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"A wildly inventive composer, interpreter and pianist no matter
what his age...Savage proves his maturity."

Matt Savage CD release show for A Bigger Celebration

Featuring: Matt Savage, piano
Jerry Bergonzi, tenor sax
Bruce Gertz, bass
Richie Barshay, drums

Special Guest Mark Zaleski on soprano & alto sax

Matt Savage – pianist, composer, arranger, performer and bandleader – has been connected with some of the biggest names in jazz since he began his career at the age of eight. Now age twenty-one, Matt has nine albums to his name, with a tenth album, “A Bigger Celebration,” due out in September 2013. A graduate of Berklee College of Music in Boston, Matt is relocating to New York, where he’s pursuing a Master’s degree at the Manhattan School of Music. He balances a full-time career with graduate work. In 2012, The Boston Globe heralded Matt’s coming-of-age success with a front page cover story entitled "Growing Into His Gift, And Into Life."

Matt actually describes "A Bigger Celebration" as a coming-of-age album...and a celebration of life and youth. The recording, chronicled over three days in Boston, is Matt's most ambitious release to date. "The goal," says Matt, is to capture life's enjoyable experiences. Take "A Bigger Celebration" to the beach; play it in the car and add it to your party playlist. The album commemorates an important juncture in my life; it was recorded after a year of intense studying and touring that ended with my graduation. I was ready to break out and celebrate. I hope that comes through in the music!"

An impressive lineup of musicians is featured on A Bigger Celebration. Joining Matt on piano/keyboards are tenor saxophone great Jerry Bergonzi (a top player on the Boston music scene), colleague Bruce Gertz on bass, Richie Barshay (of Herbie Hancock/Chick Corea fame) on drums and special guest Mark Zaleski on alto/soprano saxophone.

Over the years, Matt has performed and been interviewed on Late Night with Conan O’Brien, Marian McPartland’s prestigious Piano Jazz series on NPR and The Late Show with David Letterman. Following his performance on Letterman, the Matt Savage Trio’s Hot Ticket live album hit #11 on the JazzWeek radio charts and garnered the #2 position in “Live Jazz” sales on (behind only Keith Jarrett).

JAZZIZ, JazzTimes, All About Jazz and other respected music publications have all praised Matt’s talent. JAZZIZ touts Matt as a “wildly inventive composer, interpreter and pianist no matter what his age.” NPR’s Piano Jazz concurs with Marian McPartland describing Matt as a “young man (who) plays with grace, energy and originality. Jazz savant indeed!”

Matt’s accomplishments are especially impressive given the fact that as a young child he could not tolerate music or sound in general. At the age of three, Matt was diagnosed with Pervasive Developmental Disorder, a high-functioning type of autism. For the next four years, his parents immersed him in intensive intervention therapies. At age 6 ½, Matt completed auditory integration therapy, which drastically reduced his sensitivity to sound. With re-tuned sensory and social perceptions, Matt immersed himself in all things musical. His abilities flourished at a hyper-accelerated pace. Matt taught himself to read music and play piano literally overnight; he began formal lessons soon therafter.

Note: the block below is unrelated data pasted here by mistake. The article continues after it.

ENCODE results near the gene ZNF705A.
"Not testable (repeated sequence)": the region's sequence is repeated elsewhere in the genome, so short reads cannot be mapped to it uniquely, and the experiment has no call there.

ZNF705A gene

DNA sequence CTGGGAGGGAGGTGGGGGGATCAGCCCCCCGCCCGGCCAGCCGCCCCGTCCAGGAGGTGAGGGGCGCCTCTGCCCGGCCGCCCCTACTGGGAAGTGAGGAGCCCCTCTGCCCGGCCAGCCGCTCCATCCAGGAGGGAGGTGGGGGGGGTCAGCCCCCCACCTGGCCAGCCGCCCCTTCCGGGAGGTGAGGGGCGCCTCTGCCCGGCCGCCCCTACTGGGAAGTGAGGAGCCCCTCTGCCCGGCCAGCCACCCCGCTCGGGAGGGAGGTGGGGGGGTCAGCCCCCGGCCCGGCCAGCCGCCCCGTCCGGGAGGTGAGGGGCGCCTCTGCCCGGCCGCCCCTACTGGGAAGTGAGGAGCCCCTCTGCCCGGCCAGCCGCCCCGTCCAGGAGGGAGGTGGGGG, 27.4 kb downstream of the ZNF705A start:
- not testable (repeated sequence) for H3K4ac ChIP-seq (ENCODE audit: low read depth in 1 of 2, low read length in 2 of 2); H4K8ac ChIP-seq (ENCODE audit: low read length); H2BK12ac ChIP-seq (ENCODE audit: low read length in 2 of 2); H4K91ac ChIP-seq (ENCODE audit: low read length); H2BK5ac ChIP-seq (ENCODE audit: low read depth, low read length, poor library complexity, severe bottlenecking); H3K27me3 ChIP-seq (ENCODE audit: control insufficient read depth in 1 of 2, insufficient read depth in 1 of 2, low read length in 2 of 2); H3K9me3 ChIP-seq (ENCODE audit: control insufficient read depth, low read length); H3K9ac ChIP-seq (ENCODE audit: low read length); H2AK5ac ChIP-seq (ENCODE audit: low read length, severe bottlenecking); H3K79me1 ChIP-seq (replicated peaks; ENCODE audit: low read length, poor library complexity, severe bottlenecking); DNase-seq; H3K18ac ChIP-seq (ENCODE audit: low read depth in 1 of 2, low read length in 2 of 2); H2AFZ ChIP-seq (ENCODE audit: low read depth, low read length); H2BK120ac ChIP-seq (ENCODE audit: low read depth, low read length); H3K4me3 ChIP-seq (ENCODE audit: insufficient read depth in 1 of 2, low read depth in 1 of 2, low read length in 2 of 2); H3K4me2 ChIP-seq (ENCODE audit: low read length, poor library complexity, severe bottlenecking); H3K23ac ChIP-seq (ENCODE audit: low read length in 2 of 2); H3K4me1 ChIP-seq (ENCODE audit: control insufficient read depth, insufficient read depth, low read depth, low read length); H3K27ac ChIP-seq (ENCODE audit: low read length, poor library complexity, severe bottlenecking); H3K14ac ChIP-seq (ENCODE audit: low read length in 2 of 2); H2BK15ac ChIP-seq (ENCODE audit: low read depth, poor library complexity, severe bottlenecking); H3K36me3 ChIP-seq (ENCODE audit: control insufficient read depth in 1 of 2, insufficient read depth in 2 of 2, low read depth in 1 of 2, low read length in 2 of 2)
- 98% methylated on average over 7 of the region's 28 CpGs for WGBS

Matt’s first album was recorded in 1999, when Matt was seven and a half years old. The album, entitled One is Not Fun, but 20 is Plenty, was a project to raise funds for autism research; however, it was very well received. With Eyran Katsenelenbogen headlining the project, the collaboration garnered Matt an instant fan base as well as a meeting with jazz legend Dave Brubeck. Their 2001 meeting was chronicled on WGME-TV in Portland, ME. The Boston Globe picked up the story, and Matt was thrust into the public eye. Over the next few years Matt’s story would appear in numerous publications such as People, Time and Wired. Dozens of television appearances ensued, including The Today Show, The View and The Discovery Channel.

Brubeck stated, “I was amazed at how talented he is. Amazing is the word I can tell you. I keep track of young talent in kids, and he’s the first one that I met that young that was THAT talented. He has such a musical mind that it isn’t music that he has to learn. It seems like he’s such an advanced musician in so many ways already at 8.”

At age eleven, Matt debuted at the famed Blue Note in New York and was signed as the youngest ever artist for Bösendorfer pianos. The following year, Matt appeared at Birdland with the legendary Clark Terry on trumpet, Jimmy Heath on sax, Jon Faddis on trumpet, Marcus McLaurine on bass and Kenny Washington on drums. In 2007, Matt played his first gig at the prestigious Dizzy’s Club Coca-Cola at Jazz at Lincoln Center. In 2008, he debuted “Big Apple Suite,” a song from his album Welcome Home, at New York’s Cachaça Jazz Club, earning praise from the Wall Street Journal as “a phenomenally talented pianist and composer who demands to be taken seriously on purely musical terms.”

Matt’s immediate plans include the release of his tenth and newest album, “A Bigger Celebration,” an upbeat collection of songs about fun and life and youth. For the next two years, Matt continues to navigate career and academia; after that, the focus is on career. Matt looks forward to teaching and mentoring the next generation of musicians.

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